Edit ModuleShow Tags

Go Take a Hike (in New Jersey)!

Where to find family-friendly trails in NJ


Hiking is a great way to experience family togetherness. It also relieves stress, revitalizes the spirit, stimulates the senses, is an easy way to exercise and, best of all, it’s fun as you experience nature first-hand.

How to begin? As a Chinese philosopher observed long ago, “the longest journey starts with just one step.” Even if your child doesn’t walk yet, you do! By the time she is three months old, neck muscles are strong enough to support her head upright, so buy a child-carrying backpack, free your arms, and hit the trail. With a steady pace and fresh air, most young babies are lulled to sleep—freeing you to enjoy the peaceful surroundings.

At about age 2, as children become increasingly aware of their surroundings, and they’ll become eager to hike. You’ll experience double pleasure listening to their approving sounds of happiness as fluttering leaves, swaying branches, and passing animals attract their attention.

They’ll be able to walk several miles when they’re older, but at any age, plan frequent stops so they can hunt for tiny critters or admire a butterfly.

Get Up & Go Hiking

It’s best to start hikes early in the morning. In November, wear layers of clothing you can peel off as you work up a sweat. Bring lunch, snacks, water, sunscreen, and a first-aid kit. Share the load by giving each child a backpack with water, a disposable camera, pen and notepad, binoculars, magnifying glass, and a whistle in case he is tempted to stray.

Marked (blazed) trails abound in New Jersey. Some of my family’s favorites include:

  • Loantaka Brook Reservation (Morris Township, NJ); an easy, well-marked 3.5-mile round-trip trail, with a pond frequented by ducks and geese. Please call before going for best directions; 973-326-7600.
  • The 3-mile round-trip Black River Trail at Hacklebarney State Park (Long Valley, NJ) sits in a gorge of unusual beauty. The first mile may be slow going because kids love to toss rocks into the brook or watch the numerous tiny waterfalls. Reaching the river is exciting, for there are large and small ripples and boulders to climb along the path. Be sure to use caution: rocks in the water can be slippery; 908-638-8572.
  • Cheesequake State Park (Matawan, NJ) offers several easy trails, each with different terrain, plus a nature center filled with live critters and excellent displays; 732-566-2161.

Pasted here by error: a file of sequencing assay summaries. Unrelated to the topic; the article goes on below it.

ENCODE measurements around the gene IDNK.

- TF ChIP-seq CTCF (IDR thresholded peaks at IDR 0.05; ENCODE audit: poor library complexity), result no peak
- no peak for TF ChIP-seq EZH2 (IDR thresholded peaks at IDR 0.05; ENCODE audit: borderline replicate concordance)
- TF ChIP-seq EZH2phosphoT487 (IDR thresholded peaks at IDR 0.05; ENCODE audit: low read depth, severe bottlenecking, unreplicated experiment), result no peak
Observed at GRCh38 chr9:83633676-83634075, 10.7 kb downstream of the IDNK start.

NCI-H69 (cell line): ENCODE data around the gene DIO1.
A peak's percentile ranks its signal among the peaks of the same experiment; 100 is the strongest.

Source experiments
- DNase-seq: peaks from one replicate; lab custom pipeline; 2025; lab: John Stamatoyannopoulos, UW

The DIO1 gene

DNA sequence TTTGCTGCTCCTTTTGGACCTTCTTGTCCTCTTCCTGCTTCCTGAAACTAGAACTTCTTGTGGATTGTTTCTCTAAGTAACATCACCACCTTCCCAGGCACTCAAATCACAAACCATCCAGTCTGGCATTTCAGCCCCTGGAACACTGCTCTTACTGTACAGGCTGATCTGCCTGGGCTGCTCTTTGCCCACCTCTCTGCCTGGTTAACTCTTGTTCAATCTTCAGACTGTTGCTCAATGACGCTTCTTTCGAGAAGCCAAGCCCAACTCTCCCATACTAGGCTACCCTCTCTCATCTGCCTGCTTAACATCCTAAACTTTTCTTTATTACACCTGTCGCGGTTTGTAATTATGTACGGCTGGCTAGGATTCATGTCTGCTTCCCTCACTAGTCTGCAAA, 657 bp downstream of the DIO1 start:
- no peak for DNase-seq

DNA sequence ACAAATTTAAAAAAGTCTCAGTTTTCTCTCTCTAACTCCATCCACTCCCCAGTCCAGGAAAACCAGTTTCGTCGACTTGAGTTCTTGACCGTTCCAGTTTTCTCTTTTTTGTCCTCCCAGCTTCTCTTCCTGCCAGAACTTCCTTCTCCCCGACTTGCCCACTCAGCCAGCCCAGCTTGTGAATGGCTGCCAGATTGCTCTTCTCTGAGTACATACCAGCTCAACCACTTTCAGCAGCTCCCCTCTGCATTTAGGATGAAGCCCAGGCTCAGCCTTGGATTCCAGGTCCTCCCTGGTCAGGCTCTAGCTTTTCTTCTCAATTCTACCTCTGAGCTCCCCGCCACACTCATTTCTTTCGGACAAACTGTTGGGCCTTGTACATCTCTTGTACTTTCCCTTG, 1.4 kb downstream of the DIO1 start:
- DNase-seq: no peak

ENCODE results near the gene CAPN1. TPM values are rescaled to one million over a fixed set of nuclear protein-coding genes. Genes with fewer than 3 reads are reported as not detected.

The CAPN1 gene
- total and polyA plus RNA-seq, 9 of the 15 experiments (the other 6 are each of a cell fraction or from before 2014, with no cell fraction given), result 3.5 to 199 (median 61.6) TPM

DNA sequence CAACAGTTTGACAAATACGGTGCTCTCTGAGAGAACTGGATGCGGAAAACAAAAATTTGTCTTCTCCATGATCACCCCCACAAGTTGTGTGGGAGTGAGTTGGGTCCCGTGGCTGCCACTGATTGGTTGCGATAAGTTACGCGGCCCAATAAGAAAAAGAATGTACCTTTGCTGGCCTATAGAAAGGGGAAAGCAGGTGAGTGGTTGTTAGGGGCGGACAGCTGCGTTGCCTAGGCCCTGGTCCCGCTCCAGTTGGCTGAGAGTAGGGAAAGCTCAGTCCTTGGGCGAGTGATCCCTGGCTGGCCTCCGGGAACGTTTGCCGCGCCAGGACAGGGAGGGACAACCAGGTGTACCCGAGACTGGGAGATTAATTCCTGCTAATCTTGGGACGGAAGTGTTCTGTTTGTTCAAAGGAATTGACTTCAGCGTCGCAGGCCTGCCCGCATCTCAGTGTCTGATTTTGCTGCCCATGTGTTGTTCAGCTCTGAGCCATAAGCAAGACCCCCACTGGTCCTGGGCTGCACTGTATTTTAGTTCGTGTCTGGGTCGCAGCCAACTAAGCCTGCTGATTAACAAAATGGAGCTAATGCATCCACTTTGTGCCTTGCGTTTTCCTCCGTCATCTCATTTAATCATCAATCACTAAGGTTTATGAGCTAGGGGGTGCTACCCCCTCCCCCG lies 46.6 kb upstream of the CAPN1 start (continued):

• Choose one of the three short trails at the Pequest Trout Hatchery (Oxford, NJ). Later, visit the interactive displays in the Natural Resource Education Center, and learn how more than 600,000 trout used to stock the state’s waterways are raised here; 908-637-4125.
  • Hiking along the long boardwalks at Lord Stirling Park (Basking Ridge, NJ) will keep you high and dry in the swampy areas as you pass huge stands of cattails. In the dense wooded areas, or when taking a break atop the platform overlooking the Passaic River, you may spot fox, raccoons, skunks, or deer; 908-766-2489.

Seeing nature through our children’s eyes, and answering their questions while we hiked, our own senses and appreciation for the outdoors always came into better focus. Yours will, too.

Arline Zatz, from Metuchen, is the award-winning author of several New Jersey guidebooks, including Best Hikes With Children in New Jersey (The Mountaineers).

Edit ModuleShow Tags

Archive »Related Content

Things To Do In NJ This Weekend

Our round-up of the top things to do in NJ this weekend.

The Best Fairs and Festivals in NJ

There are so many fairs and festivals across the state that it would be impossible to catch them all. Here are the ones you should put on your must-do list.

Food Festivals in New Jersey

Celebrate food in all its forms at these annual festivals throughout the state.

Nature-Inspired Activities for Kids in NJ

Register your kid for one of these outside adventures

Go Fishing in NJ!

New Jersey offers more than 400 publicly accessible lakes, ponds, and reservoirs where families can fish.

Add your comment: